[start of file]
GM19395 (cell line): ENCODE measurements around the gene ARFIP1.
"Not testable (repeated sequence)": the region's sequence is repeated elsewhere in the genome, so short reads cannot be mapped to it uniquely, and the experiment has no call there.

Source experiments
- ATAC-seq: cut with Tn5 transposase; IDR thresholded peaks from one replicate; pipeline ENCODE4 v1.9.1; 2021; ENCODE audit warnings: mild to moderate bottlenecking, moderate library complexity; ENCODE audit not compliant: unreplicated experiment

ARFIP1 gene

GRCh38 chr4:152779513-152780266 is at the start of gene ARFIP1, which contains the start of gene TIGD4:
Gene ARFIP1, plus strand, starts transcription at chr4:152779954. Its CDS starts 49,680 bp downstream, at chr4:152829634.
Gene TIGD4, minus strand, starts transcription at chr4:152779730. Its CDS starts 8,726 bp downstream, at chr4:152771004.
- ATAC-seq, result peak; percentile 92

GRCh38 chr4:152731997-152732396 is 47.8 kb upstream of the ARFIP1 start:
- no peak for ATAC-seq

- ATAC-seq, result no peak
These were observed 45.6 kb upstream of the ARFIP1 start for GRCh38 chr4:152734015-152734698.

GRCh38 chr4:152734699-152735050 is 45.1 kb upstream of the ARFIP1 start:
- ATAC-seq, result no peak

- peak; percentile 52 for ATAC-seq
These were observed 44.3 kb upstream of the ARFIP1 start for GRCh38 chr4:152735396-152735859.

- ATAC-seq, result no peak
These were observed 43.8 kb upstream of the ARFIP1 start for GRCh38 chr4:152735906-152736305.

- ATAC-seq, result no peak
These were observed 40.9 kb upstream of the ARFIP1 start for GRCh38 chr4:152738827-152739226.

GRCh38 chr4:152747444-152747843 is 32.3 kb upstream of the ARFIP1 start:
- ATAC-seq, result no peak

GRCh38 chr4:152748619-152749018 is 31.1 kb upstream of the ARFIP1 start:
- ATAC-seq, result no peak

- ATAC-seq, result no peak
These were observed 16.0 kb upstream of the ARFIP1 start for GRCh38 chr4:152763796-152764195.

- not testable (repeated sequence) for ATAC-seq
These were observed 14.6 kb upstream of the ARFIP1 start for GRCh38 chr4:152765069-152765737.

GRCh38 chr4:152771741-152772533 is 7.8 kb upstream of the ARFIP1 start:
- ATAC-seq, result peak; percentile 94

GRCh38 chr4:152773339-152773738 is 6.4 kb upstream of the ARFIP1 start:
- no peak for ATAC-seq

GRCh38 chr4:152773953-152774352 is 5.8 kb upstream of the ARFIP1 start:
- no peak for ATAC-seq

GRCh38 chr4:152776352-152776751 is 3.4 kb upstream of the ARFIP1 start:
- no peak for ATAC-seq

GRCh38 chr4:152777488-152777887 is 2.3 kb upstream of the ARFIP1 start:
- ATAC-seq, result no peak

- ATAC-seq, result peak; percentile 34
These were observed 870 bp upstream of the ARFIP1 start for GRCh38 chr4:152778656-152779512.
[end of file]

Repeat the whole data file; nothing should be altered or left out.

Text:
GM19395 (cell line): ENCODE measurements around the gene ARFIP1.
"Not testable (repeated sequence)": the region's sequence is repeated elsewhere in the genome, so short reads cannot be mapped to it uniquely, and the experiment has no call there.

Source experiments
- ATAC-seq: cut with Tn5 transposase; IDR thresholded peaks from one replicate; pipeline ENCODE4 v1.9.1; 2021; ENCODE audit warnings: mild to moderate bottlenecking, moderate library complexity; ENCODE audit not compliant: unreplicated experiment

ARFIP1 gene

GRCh38 chr4:152779513-152780266 is at the start of gene ARFIP1, which contains the start of gene TIGD4:
Gene ARFIP1, plus strand, starts transcription at chr4:152779954. Its CDS starts 49,680 bp downstream, at chr4:152829634.
Gene TIGD4, minus strand, starts transcription at chr4:152779730. Its CDS starts 8,726 bp downstream, at chr4:152771004.
- ATAC-seq, result peak; percentile 92

GRCh38 chr4:152731997-152732396 is 47.8 kb upstream of the ARFIP1 start:
- no peak for ATAC-seq

- ATAC-seq, result no peak
These were observed 45.6 kb upstream of the ARFIP1 start for GRCh38 chr4:152734015-152734698.

GRCh38 chr4:152734699-152735050 is 45.1 kb upstream of the ARFIP1 start:
- ATAC-seq, result no peak

- peak; percentile 52 for ATAC-seq
These were observed 44.3 kb upstream of the ARFIP1 start for GRCh38 chr4:152735396-152735859.

- ATAC-seq, result no peak
These were observed 43.8 kb upstream of the ARFIP1 start for GRCh38 chr4:152735906-152736305.

- ATAC-seq, result no peak
These were observed 40.9 kb upstream of the ARFIP1 start for GRCh38 chr4:152738827-152739226.

GRCh38 chr4:152747444-152747843 is 32.3 kb upstream of the ARFIP1 start:
- ATAC-seq, result no peak

GRCh38 chr4:152748619-152749018 is 31.1 kb upstream of the ARFIP1 start:
- ATAC-seq, result no peak

- ATAC-seq, result no peak
These were observed 16.0 kb upstream of the ARFIP1 start for GRCh38 chr4:152763796-152764195.

- not testable (repeated sequence) for ATAC-seq
These were observed 14.6 kb upstream of the ARFIP1 start for GRCh38 chr4:152765069-152765737.

GRCh38 chr4:152771741-152772533 is 7.8 kb upstream of the ARFIP1 start:
- ATAC-seq, result peak; percentile 94

GRCh38 chr4:152773339-152773738 is 6.4 kb upstream of the ARFIP1 start:
- no peak for ATAC-seq

GRCh38 chr4:152773953-152774352 is 5.8 kb upstream of the ARFIP1 start:
- no peak for ATAC-seq

GRCh38 chr4:152776352-152776751 is 3.4 kb upstream of the ARFIP1 start:
- no peak for ATAC-seq

GRCh38 chr4:152777488-152777887 is 2.3 kb upstream of the ARFIP1 start:
- ATAC-seq, result no peak

- ATAC-seq, result peak; percentile 34
These were observed 870 bp upstream of the ARFIP1 start for GRCh38 chr4:152778656-152779512.